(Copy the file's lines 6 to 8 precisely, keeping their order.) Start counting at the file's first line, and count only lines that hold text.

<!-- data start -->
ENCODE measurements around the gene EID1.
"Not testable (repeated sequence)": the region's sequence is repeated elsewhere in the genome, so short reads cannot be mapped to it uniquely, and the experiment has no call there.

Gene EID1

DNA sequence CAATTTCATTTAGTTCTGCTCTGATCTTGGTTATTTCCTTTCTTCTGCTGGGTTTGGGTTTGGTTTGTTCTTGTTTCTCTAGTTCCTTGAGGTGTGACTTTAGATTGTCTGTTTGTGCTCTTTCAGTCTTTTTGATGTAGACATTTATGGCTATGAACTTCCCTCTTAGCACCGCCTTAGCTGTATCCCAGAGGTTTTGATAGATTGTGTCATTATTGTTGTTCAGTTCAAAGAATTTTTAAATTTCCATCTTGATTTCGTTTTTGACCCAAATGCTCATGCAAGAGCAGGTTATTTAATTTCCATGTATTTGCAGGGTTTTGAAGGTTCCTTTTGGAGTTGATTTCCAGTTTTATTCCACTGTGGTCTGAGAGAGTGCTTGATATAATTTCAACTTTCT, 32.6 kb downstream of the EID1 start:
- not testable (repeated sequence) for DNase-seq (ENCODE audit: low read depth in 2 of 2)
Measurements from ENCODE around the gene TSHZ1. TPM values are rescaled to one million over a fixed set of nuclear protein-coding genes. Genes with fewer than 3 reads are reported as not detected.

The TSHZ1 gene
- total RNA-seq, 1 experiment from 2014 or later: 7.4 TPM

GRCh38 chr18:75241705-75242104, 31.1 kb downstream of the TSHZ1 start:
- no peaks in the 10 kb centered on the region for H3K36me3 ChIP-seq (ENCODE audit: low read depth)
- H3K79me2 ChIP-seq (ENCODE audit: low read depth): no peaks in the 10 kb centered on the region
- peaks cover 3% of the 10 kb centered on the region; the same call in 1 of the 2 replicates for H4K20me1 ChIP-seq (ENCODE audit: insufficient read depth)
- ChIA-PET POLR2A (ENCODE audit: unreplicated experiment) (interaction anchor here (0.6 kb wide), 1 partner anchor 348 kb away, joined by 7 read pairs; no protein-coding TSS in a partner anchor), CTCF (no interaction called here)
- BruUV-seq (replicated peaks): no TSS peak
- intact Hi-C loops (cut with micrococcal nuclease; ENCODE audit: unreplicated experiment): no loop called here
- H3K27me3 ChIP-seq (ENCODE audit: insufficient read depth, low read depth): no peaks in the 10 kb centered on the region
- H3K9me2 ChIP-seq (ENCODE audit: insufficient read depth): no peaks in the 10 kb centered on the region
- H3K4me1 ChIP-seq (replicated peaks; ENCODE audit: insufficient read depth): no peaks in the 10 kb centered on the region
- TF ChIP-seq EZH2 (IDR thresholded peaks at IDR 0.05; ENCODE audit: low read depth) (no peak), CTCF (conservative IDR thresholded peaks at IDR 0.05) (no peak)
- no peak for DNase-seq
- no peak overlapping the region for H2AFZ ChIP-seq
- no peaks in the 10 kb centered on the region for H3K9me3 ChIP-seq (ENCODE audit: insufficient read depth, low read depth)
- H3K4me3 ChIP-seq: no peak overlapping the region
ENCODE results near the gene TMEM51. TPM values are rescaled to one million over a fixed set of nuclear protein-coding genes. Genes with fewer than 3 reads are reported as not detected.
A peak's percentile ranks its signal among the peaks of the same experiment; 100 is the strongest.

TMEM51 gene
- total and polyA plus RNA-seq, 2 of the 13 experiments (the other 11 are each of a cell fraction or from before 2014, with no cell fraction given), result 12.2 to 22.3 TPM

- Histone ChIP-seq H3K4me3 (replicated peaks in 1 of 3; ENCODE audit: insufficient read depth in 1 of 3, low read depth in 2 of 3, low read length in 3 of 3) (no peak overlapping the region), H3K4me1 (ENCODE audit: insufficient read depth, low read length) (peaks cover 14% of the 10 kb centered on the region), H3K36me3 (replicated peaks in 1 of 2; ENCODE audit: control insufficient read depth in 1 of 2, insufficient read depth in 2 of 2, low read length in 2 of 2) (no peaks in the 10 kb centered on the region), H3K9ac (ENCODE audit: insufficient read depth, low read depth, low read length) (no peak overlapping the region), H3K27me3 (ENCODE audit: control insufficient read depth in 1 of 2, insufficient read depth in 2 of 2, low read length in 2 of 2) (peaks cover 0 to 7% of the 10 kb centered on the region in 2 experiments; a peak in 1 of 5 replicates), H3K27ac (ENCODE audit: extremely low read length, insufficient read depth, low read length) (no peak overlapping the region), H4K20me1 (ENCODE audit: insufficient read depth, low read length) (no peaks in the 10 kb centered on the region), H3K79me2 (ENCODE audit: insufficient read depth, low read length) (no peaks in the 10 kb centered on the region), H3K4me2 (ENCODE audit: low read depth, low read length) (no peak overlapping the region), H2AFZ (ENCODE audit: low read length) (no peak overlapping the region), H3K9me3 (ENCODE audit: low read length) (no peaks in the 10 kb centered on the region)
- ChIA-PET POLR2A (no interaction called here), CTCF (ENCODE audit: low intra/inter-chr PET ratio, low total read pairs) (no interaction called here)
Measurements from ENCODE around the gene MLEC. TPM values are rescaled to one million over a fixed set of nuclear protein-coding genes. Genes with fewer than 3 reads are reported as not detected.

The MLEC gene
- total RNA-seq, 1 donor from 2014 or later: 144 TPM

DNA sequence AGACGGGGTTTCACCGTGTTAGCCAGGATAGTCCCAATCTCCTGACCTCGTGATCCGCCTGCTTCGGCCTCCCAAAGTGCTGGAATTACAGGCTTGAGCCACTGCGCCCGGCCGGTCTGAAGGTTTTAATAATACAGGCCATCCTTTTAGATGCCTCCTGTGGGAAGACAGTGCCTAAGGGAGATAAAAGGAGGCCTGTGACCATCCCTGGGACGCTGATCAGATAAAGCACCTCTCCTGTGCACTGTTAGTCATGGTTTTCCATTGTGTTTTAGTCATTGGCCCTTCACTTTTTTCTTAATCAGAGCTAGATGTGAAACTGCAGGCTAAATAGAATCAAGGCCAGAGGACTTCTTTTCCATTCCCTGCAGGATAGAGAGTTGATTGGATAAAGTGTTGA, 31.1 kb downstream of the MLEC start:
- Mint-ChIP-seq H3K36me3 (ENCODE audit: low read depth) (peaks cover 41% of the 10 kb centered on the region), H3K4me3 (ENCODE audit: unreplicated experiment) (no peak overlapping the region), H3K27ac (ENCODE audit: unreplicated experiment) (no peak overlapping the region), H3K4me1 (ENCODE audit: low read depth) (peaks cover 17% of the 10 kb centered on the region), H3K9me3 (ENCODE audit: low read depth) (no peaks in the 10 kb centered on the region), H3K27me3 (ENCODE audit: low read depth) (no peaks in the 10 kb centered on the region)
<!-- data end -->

Measurements from ENCODE around the gene TSHZ1. TPM values are rescaled to one million over a fixed set of nuclear protein-coding genes. Genes with fewer than 3 reads are reported as not detected.

The TSHZ1 gene
- total RNA-seq, 1 experiment from 2014 or later: 7.4 TPM